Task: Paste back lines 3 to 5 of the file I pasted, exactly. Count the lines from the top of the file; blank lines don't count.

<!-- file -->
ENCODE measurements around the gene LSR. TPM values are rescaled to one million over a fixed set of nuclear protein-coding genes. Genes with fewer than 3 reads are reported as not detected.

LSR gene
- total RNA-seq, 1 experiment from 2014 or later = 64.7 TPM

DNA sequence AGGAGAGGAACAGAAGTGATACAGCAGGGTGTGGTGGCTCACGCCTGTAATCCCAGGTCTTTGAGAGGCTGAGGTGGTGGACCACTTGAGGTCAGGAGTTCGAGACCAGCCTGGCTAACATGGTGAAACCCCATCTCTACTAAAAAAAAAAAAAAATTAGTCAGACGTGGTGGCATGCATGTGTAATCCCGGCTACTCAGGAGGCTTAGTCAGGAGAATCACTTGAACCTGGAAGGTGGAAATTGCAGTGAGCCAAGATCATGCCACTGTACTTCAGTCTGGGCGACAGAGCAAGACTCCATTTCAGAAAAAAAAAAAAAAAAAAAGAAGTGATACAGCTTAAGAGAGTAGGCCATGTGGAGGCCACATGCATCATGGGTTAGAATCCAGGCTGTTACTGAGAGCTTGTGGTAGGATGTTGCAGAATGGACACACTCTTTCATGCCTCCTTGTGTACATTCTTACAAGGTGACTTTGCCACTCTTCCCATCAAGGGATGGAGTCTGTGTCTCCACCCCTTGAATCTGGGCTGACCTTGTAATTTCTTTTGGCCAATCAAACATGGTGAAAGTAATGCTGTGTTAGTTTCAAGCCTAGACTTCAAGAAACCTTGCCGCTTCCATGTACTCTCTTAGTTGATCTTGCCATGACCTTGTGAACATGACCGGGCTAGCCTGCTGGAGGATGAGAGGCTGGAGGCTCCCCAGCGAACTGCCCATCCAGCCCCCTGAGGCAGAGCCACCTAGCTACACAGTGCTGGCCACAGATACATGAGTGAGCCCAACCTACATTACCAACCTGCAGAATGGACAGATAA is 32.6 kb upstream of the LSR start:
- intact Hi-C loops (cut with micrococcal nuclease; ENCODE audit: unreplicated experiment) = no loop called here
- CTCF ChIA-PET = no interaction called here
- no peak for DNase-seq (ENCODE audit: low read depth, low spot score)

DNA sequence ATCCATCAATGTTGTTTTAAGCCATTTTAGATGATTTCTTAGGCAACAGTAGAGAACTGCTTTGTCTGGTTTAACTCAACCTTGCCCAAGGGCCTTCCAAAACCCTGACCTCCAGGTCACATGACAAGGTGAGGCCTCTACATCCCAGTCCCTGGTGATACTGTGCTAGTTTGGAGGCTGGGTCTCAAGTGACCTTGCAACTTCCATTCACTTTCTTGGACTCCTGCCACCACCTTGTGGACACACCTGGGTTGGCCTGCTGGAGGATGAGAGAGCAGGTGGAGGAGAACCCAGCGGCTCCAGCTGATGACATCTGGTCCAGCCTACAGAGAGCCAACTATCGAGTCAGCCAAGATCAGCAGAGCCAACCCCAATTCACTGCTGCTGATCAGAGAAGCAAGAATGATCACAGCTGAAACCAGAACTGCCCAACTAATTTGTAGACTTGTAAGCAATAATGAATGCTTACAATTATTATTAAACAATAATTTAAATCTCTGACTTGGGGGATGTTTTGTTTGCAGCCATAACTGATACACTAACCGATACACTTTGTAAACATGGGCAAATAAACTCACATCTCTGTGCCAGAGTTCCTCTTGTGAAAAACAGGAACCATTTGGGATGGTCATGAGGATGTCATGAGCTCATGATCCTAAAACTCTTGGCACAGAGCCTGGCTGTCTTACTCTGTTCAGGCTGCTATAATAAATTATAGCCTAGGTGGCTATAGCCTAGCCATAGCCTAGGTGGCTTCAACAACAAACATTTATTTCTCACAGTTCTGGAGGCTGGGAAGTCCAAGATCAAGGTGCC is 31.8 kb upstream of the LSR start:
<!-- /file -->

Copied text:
- total RNA-seq, 1 experiment from 2014 or later = 64.7 TPM

DNA sequence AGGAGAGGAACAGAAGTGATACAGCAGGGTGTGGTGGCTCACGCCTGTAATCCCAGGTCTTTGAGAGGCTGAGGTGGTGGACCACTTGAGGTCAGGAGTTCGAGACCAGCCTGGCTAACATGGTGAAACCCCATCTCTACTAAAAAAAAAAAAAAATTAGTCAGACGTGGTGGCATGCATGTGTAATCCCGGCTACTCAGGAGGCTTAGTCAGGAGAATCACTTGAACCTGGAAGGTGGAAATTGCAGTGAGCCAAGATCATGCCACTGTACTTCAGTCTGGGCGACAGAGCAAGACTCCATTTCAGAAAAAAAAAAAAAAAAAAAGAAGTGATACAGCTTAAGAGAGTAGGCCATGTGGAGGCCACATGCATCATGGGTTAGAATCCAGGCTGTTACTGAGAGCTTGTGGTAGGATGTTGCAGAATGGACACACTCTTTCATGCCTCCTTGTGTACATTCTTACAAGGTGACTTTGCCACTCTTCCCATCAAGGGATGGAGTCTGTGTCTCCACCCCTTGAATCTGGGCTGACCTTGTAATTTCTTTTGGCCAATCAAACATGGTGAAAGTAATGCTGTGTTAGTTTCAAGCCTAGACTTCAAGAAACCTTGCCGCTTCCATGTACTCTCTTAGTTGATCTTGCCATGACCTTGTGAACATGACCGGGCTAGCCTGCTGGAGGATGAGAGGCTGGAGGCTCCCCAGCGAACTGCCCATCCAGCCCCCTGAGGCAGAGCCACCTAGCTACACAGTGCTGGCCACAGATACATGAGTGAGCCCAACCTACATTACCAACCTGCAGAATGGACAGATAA is 32.6 kb upstream of the LSR start:
- intact Hi-C loops (cut with micrococcal nuclease; ENCODE audit: unreplicated experiment) = no loop called here